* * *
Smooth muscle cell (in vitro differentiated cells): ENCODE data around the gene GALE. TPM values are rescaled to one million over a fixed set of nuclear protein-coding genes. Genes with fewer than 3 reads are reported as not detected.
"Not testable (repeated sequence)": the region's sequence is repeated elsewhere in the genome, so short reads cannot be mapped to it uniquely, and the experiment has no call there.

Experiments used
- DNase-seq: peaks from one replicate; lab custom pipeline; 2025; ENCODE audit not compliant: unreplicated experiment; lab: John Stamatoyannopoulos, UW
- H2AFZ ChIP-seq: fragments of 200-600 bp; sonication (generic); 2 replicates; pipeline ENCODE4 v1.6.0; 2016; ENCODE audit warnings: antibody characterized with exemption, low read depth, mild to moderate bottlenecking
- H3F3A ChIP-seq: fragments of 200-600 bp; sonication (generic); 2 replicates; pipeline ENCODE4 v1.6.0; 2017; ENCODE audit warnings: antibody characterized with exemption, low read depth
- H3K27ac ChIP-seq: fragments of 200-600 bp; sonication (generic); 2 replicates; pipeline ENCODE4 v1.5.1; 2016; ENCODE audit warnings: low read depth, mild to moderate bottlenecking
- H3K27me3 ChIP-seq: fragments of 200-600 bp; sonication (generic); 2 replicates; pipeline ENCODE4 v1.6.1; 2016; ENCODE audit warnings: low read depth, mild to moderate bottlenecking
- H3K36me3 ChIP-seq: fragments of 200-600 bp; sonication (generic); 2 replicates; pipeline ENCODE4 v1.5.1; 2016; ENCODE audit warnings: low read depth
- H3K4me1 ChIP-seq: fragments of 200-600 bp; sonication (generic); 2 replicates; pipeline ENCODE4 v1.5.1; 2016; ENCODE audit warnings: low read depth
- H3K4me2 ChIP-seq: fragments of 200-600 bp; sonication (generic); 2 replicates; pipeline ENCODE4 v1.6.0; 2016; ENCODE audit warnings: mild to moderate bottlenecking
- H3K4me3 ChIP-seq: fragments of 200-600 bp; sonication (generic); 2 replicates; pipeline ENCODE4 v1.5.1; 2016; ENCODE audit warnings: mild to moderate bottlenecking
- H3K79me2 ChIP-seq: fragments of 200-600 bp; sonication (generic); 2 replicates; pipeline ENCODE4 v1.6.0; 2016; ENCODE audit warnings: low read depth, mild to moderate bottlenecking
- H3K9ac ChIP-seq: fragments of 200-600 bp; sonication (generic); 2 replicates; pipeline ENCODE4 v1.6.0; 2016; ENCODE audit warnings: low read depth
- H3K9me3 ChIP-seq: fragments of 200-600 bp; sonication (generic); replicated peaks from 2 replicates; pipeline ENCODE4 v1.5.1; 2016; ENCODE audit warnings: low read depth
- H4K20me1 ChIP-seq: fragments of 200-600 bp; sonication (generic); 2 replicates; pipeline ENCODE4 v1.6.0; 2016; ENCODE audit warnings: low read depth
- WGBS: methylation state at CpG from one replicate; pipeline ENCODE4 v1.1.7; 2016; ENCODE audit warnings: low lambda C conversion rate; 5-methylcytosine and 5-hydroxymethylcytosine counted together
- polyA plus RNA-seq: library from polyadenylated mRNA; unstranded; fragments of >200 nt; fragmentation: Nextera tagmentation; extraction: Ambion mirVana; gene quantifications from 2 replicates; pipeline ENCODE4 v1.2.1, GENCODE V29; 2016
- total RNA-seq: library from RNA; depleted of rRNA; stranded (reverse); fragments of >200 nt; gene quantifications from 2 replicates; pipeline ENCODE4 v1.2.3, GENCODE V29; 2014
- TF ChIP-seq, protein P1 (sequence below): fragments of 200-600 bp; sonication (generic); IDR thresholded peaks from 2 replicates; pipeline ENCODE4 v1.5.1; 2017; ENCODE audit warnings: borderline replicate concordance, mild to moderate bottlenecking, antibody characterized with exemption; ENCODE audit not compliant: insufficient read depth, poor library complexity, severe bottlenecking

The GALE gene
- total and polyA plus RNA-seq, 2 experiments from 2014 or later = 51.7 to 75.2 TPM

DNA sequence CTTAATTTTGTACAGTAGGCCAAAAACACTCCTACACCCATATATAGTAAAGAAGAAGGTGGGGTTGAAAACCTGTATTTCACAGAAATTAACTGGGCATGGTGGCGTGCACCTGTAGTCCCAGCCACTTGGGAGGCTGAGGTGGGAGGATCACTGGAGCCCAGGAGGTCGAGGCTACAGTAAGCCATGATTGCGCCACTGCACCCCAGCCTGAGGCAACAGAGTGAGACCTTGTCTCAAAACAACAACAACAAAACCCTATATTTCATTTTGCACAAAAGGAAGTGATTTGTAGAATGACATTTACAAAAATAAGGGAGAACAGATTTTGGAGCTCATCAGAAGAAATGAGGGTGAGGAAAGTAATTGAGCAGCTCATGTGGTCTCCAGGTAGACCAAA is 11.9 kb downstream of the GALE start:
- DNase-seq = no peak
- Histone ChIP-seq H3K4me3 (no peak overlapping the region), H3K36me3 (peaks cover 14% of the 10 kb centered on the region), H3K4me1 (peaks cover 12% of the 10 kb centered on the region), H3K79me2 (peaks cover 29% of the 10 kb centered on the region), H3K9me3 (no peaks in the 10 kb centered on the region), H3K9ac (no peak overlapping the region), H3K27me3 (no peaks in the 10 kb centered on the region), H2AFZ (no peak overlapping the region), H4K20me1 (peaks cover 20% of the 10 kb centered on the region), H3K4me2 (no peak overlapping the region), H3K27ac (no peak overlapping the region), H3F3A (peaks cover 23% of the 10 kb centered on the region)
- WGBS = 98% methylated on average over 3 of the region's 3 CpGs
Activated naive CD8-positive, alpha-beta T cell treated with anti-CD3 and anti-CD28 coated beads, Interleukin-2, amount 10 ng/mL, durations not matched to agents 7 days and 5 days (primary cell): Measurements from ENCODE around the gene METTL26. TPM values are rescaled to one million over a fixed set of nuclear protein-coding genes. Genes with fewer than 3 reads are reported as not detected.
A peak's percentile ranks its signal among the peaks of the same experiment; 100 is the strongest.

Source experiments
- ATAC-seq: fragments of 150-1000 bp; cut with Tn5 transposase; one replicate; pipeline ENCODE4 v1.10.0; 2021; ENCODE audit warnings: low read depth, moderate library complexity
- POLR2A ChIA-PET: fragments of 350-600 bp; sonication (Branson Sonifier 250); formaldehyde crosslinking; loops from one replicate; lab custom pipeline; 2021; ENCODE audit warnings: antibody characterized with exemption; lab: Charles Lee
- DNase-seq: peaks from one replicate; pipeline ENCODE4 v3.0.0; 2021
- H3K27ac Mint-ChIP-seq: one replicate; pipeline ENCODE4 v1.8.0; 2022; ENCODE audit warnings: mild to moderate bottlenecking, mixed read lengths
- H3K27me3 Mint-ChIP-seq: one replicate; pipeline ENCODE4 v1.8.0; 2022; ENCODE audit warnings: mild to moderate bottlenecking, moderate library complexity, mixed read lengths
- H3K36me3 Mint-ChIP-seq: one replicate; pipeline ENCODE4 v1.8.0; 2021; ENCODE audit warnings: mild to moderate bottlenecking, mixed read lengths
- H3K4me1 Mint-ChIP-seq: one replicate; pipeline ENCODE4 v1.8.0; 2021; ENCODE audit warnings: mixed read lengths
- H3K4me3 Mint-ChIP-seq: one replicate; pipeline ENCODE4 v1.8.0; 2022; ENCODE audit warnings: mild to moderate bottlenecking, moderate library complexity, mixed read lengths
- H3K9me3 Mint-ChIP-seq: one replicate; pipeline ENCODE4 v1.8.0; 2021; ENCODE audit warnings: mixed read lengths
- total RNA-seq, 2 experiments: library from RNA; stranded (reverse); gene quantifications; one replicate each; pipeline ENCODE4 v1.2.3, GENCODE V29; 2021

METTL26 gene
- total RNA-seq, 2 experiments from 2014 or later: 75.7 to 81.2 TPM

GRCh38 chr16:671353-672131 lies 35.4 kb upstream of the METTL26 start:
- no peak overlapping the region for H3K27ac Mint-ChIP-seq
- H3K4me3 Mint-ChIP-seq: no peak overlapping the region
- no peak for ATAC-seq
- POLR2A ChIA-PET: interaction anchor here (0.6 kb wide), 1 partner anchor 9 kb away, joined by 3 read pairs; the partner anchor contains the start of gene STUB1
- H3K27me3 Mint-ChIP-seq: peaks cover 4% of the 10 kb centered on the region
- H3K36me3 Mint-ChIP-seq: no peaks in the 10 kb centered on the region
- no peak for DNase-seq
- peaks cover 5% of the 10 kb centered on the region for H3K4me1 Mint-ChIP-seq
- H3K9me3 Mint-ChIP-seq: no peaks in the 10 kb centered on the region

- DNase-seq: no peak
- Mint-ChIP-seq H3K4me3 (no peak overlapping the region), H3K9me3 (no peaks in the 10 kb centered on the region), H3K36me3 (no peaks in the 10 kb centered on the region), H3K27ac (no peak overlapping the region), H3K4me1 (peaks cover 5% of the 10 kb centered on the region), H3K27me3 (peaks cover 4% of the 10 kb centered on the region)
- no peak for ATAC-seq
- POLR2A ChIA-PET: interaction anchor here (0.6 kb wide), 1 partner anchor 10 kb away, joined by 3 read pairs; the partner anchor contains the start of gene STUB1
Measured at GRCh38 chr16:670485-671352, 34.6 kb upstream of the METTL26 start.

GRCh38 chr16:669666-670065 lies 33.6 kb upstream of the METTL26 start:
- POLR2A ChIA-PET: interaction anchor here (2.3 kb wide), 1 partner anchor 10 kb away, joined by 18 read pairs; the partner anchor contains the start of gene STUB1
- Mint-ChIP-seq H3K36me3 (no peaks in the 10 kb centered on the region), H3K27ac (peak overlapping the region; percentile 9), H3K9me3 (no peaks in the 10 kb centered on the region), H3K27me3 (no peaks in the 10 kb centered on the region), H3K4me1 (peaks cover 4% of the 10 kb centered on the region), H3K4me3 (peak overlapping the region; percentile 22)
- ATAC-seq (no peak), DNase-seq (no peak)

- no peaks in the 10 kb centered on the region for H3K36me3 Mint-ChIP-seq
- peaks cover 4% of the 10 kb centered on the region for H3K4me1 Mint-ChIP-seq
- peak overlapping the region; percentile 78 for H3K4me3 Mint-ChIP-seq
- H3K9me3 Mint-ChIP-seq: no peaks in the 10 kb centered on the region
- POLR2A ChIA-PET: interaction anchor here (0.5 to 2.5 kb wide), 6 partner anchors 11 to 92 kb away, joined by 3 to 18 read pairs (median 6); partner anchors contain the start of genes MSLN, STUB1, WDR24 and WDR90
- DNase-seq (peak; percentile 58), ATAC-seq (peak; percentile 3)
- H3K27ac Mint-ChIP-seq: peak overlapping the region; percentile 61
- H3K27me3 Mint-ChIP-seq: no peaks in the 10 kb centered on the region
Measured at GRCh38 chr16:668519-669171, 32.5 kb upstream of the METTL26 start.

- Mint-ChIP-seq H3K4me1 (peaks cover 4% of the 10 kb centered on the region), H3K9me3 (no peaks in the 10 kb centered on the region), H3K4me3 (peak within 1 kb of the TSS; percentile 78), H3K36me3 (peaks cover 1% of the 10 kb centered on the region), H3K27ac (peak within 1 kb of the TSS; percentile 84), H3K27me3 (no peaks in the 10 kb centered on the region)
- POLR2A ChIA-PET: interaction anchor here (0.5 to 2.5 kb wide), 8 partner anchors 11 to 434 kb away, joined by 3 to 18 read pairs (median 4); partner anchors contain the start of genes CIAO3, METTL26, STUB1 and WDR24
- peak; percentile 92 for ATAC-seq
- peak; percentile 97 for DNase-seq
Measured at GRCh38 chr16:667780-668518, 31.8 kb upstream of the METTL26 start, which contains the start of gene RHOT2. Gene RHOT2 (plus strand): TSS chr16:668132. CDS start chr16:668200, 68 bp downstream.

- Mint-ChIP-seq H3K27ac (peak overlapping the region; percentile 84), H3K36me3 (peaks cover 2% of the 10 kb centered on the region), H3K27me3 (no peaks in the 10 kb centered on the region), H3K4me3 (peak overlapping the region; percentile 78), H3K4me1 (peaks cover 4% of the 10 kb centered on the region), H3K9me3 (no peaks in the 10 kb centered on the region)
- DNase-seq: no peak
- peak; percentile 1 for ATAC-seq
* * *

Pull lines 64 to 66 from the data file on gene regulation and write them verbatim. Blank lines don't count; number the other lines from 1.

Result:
- H3K9me3 Mint-ChIP-seq: no peaks in the 10 kb centered on the region
- POLR2A ChIA-PET: interaction anchor here (0.5 to 2.5 kb wide), 6 partner anchors 11 to 92 kb away, joined by 3 to 18 read pairs (median 6); partner anchors contain the start of genes MSLN, STUB1, WDR24 and WDR90
- DNase-seq (peak; percentile 58), ATAC-seq (peak; percentile 3)